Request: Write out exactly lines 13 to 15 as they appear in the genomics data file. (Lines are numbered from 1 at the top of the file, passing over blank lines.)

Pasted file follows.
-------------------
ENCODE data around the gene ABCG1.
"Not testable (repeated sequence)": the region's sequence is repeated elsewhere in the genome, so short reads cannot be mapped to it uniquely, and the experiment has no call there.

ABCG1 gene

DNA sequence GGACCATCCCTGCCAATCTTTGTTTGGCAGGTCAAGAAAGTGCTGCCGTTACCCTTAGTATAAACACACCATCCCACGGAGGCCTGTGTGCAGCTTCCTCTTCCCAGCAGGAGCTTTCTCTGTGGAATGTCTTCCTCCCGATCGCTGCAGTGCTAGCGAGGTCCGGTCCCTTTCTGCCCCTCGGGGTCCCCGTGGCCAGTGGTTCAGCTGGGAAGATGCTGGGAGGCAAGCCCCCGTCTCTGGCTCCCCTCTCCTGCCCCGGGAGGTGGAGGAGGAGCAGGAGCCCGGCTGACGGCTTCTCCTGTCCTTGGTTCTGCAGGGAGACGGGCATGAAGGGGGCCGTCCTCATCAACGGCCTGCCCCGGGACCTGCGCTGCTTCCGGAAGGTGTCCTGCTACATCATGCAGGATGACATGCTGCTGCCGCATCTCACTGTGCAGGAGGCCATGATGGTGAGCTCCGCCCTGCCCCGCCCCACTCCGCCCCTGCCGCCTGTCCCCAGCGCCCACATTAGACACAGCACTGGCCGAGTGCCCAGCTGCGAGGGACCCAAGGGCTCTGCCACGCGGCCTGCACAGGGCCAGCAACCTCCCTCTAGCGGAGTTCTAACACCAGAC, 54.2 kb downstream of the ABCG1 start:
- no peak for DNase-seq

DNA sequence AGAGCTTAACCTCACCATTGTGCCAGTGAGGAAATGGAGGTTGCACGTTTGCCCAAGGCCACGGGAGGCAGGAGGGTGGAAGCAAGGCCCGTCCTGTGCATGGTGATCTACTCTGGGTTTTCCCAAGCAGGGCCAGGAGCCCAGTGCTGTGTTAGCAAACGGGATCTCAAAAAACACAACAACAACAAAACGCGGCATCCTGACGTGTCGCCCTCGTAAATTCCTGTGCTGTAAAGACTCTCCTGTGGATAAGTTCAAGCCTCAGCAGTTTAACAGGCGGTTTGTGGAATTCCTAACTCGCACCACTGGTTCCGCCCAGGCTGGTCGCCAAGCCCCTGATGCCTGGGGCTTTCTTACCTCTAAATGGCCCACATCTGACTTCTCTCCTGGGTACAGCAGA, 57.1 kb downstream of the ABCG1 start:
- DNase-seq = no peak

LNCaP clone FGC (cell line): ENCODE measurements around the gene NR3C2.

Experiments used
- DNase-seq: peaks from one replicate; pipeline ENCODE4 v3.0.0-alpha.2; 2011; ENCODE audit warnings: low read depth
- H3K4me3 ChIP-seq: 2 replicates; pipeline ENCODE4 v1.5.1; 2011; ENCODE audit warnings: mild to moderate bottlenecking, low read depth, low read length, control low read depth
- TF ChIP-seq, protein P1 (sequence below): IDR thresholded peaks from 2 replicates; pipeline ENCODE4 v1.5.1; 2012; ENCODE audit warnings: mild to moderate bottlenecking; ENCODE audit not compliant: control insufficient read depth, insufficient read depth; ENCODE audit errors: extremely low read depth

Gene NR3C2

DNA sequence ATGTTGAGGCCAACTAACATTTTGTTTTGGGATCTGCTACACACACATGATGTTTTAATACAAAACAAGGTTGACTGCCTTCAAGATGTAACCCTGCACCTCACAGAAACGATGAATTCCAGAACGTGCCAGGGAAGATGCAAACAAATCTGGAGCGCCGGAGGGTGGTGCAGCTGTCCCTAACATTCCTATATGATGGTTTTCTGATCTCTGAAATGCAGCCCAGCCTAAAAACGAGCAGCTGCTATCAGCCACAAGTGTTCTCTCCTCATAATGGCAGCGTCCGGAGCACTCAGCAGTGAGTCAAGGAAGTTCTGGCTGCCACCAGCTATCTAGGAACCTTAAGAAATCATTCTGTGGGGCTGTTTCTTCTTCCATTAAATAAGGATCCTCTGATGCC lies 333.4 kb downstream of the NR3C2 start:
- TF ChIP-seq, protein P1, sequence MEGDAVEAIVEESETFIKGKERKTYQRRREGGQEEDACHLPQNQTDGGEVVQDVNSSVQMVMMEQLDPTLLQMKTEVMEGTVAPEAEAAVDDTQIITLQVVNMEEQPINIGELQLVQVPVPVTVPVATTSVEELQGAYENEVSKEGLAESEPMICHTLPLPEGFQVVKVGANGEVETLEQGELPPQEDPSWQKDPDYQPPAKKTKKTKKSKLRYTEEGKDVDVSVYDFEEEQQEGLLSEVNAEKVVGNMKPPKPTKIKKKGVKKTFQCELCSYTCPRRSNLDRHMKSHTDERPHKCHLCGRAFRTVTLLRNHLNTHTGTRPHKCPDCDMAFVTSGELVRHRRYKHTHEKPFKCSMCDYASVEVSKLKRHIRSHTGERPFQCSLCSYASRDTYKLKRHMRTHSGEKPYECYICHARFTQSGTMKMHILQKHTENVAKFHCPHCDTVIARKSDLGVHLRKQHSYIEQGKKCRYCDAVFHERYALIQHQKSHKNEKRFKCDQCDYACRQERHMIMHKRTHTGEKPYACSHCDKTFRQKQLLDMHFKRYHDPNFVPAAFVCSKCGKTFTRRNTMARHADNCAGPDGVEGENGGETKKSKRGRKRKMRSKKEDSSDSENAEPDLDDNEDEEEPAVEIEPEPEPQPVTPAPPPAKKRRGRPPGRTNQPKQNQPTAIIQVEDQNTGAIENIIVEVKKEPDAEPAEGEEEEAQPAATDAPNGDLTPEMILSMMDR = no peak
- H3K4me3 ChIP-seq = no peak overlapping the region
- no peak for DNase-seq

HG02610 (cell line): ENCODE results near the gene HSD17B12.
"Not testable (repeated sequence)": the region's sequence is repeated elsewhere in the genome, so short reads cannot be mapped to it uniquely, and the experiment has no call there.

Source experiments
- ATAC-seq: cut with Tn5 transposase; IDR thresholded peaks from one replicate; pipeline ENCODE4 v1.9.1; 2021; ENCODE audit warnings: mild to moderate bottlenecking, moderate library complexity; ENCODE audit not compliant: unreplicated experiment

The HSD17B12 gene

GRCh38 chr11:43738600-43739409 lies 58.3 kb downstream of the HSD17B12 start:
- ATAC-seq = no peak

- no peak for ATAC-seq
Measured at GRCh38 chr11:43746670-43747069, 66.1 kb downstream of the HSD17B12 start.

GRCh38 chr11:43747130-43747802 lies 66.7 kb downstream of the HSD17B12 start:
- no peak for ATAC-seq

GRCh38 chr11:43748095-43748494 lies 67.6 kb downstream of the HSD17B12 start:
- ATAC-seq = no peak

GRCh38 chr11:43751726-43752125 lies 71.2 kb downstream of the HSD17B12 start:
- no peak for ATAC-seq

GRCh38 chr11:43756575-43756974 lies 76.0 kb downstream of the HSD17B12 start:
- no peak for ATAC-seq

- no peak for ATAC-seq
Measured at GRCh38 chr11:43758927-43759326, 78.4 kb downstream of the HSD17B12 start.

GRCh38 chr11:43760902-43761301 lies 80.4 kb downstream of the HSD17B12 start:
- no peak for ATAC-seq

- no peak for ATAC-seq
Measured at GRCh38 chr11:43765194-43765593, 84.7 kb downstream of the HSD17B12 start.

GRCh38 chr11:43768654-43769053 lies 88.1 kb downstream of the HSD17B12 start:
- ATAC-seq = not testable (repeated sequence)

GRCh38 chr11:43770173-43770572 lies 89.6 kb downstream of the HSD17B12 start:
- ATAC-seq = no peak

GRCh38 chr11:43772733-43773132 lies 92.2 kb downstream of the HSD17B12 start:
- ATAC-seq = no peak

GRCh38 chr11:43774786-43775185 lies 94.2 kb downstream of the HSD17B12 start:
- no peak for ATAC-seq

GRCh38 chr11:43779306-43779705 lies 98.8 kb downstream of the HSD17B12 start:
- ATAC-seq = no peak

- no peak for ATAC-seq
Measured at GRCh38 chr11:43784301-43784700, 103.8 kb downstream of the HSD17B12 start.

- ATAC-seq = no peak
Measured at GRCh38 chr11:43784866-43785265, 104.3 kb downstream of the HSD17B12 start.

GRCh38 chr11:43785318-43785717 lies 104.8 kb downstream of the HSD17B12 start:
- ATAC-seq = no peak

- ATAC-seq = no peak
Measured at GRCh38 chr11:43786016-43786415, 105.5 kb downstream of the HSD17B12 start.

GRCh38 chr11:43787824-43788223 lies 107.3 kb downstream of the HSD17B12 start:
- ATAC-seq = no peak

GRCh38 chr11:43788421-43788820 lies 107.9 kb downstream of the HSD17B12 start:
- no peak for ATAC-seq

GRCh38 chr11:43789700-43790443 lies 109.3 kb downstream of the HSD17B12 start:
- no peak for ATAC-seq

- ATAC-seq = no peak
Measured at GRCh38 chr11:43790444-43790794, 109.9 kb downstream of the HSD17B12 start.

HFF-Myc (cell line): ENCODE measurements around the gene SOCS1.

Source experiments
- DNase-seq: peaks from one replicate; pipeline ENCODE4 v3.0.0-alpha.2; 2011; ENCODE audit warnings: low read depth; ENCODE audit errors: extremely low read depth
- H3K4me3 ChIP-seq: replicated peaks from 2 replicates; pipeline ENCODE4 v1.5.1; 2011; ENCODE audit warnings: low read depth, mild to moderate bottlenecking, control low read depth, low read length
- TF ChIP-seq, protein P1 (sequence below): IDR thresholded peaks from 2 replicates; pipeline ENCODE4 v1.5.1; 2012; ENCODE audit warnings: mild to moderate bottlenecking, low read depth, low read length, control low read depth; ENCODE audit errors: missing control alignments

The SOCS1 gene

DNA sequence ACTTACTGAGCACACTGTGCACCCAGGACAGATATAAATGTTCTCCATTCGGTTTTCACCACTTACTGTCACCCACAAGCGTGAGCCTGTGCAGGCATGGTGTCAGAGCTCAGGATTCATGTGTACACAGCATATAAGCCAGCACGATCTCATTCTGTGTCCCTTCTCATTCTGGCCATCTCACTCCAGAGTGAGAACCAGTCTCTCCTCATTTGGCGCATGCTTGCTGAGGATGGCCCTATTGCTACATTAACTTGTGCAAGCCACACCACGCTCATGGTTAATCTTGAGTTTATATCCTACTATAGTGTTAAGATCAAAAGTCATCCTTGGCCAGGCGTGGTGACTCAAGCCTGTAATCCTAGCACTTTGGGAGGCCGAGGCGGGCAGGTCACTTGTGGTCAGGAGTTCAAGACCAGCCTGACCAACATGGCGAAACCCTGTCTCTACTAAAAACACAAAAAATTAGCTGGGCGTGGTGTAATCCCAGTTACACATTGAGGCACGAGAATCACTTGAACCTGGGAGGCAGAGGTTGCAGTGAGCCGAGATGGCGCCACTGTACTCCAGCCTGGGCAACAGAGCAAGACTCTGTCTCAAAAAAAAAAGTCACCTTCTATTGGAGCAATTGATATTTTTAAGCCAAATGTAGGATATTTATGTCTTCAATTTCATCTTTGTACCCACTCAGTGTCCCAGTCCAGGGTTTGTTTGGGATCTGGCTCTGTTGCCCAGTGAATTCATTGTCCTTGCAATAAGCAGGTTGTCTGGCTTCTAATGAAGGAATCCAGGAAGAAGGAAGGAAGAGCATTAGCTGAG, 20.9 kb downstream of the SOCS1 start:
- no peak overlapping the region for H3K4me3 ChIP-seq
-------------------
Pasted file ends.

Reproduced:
Gene NR3C2

DNA sequence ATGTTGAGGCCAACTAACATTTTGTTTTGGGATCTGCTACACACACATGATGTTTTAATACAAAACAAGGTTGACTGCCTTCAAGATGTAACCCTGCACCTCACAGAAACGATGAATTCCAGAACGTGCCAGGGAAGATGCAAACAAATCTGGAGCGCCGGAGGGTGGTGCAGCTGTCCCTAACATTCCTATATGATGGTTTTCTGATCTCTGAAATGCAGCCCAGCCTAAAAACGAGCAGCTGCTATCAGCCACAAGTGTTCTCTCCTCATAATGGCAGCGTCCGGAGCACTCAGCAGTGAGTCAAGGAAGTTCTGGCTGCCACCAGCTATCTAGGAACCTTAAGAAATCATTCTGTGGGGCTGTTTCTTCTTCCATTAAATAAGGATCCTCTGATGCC lies 333.4 kb downstream of the NR3C2 start:
- TF ChIP-seq, protein P1, sequence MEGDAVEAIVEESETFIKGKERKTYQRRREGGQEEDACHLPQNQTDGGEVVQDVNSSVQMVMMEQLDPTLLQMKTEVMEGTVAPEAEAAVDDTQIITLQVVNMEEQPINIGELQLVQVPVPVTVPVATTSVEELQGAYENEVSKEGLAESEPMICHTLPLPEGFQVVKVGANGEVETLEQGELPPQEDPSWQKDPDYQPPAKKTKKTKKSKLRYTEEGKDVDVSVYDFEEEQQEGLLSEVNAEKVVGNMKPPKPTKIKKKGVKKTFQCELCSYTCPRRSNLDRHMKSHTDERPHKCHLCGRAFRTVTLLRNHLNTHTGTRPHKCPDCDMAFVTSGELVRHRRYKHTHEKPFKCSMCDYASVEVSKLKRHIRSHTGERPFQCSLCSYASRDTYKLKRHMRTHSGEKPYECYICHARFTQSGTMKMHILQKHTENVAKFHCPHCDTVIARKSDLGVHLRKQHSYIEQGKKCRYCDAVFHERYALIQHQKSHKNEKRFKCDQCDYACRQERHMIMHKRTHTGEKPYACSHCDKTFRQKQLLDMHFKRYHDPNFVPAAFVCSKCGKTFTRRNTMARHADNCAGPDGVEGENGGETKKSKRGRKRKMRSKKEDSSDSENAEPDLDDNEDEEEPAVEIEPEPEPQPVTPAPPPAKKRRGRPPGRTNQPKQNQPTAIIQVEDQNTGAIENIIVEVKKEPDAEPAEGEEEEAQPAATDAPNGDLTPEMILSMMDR = no peak